“I did not ask her name or her history. She told me her age, that she was 32. She said that they had been living on frozen vegetables from the surrounding fields and birds that the children killed. She had just sold the tires from her car to buy food.” The story surrounding Dorothea Lange’s iconic photograph Migrant Mother is almost as famous as that of the image itself. Her photographs taken during the Depression of the appalling conditions of rural workers have become synonymous with one of the darkest periods in American history.
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White Angel Breadline, 1933
Untitled (Road), 1930s
Mended Stockings, San Francisco, 1934
Migratory Cotton Picker, Eloy, Arizona, 1934
Arkansas Family, Seven Months in California, February 1936
Born Dorothea Nutzhorn on 26 May 1895 in Hoboken, New Jersey, Lange had a difficult childhood, contracting polio when she was seven. The illness left her right leg and foot weakened and she walked with a noticeable limp for the rest of her life. Speaking later of the illness, Lange described it as “the most important thing that happened to me, it formed me, guided me, instructed me, helped me and humiliated me”. Although her grandparents had emigrated from Germany in the late 1850s, crossing the Atlantic in steerage, the family quickly became established in the growing middle class and her father, Heinrich Nutzhorn, was a lawyer. Lange showed little interest in school but her parents ensured that she was always surrounded by art and literature. When her parents divorced, Lange blamed her father and took her mother’s maiden name which she would use for the rest of her life.
Lange studied photography at Columbia University under Clarence H. White, a significant member of the Photo-Secession group, and then worked as an apprentice in photography studios in San Francisco. Through the 1920s she travelled around the Southwest with her muralist husband Maynard Dixon. With the onset of the Great Depression, Lange spent her time photographing the labour strikes and poverty of her local San Franciscan neighbourhood. In 1935, at the end of an unhappy marriage, she divorced Dixon and married Paul Schuster Taylor, a university professor and labour economist. Travelling together extensively, Lange would photograph the hardships of the Depression on rural communities on behalf of the Farm Security Administration (FSA), established by the U.S. Agriculture Department, whilst Taylor wrote reports. These images of displaced workers firmly established Lange as a preeminent documentary photographer.
Becoming the first woman to be awarded the Guggenheim fellowship in 1940, Lange continued her documentary work through the war, photographing the evacuation of Japanese-American citizens to detention camps after Japan’s attack on Pearl Harbour and the inauguration of the United Nations for the Office of War Information. In later life she suffered often from ill health but took on assignments for “Life”, travelling to Utah, Ireland and Death Valley. She died of oesophageal cancer in October 1965. A retrospective exhibition of her photography held at the New York Museum of Modern Art the year after she died described her work as “fundamental to the philosophy of modern documentary”.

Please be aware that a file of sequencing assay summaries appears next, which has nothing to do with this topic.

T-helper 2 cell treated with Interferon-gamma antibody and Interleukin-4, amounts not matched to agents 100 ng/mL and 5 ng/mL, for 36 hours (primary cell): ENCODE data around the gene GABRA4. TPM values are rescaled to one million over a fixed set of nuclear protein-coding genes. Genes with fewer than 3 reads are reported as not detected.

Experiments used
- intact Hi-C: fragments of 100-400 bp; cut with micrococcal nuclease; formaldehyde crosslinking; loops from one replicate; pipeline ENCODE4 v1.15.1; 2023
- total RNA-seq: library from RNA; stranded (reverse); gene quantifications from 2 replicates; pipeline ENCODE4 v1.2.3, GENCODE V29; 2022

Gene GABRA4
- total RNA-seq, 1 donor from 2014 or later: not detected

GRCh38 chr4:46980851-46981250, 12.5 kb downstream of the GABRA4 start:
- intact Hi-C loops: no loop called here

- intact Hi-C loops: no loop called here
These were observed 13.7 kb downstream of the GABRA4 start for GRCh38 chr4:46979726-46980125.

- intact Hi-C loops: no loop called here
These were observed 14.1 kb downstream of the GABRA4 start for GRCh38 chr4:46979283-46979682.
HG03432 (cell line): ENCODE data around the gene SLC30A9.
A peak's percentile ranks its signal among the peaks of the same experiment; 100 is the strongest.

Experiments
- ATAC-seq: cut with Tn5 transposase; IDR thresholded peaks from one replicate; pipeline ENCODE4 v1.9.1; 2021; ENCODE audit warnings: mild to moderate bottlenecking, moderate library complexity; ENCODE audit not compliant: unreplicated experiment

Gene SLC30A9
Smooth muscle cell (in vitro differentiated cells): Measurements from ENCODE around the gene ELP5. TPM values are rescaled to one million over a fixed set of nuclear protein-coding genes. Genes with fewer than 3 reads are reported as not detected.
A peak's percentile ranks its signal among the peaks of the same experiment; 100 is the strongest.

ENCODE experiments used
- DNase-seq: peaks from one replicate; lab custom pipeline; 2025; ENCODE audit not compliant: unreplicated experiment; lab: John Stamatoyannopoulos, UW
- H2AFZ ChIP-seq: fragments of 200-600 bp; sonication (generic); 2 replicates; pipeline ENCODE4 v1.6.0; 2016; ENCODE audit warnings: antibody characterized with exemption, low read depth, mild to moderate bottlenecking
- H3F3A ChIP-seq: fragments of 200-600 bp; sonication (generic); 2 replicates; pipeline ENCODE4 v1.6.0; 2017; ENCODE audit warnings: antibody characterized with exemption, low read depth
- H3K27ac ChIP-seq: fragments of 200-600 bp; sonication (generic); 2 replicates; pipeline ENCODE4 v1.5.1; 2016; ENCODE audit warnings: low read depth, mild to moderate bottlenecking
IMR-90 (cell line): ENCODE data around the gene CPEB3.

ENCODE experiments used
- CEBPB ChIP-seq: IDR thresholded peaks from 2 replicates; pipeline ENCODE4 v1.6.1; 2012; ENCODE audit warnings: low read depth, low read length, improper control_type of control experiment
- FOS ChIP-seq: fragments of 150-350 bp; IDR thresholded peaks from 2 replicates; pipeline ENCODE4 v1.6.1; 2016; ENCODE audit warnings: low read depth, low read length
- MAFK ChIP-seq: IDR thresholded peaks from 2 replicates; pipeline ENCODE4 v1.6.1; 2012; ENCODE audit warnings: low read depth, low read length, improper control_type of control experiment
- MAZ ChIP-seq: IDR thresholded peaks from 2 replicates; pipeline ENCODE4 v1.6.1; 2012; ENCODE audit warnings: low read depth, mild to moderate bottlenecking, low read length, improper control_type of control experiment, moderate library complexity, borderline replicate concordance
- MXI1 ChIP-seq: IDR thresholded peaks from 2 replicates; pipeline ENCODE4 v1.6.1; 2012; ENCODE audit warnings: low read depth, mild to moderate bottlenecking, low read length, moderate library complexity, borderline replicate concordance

Dorothea Lange's 'Migrant Mother'
Giles: This picture here is a very rare variant of one of the most significant photographs of the twentieth century by Dorothea Lange, and it’s often referred to as the Migrant Mother.
Dorothea Lange travelled extensively during the Depression in Southern States of America with her second husband, Paul Taylor, who was a professor and a labour economist. He wrote, and she took photographs, principally for FSA who were the Farm Security Administration, and the FSA had commissioned various artists and photographers to start documenting the impact of the Great Depression on the people in the Southern States.
One day in March, 1936, the two of them were driving home along the Californian coast on Highway 101, when Lange saw a pea pickers’ camp at the town of Nipomo. There were migrant workers there who had set up a camp by the side of the road after two weeks of sleet and heavy rain which had caused a rust blight and destroyed the crop, they had nothing to do and they were sitting about desperate. Lange was drawn in particular to a woman in the camp who had two young children with her. She said, ‘they’d been living on frozen vegetables from the surrounding fields and birds that the children had killed. She had just sold her tyres to buy food.’
The resulting photograph was widely published, and the plight of the mother and her children had the desired emotional effect on the American public. There was huge uproar, so much so in fact that the government began a new aid program to help those affected by the economic and environmental disaster that was happening.
Since then, Lange’s photograph has arguably become the most famous picture from that dark period of American history. On that day, she took five negatives of the family, and our print here is a vintage print from 1936 of one of the alternative frames.
Notes, News and Press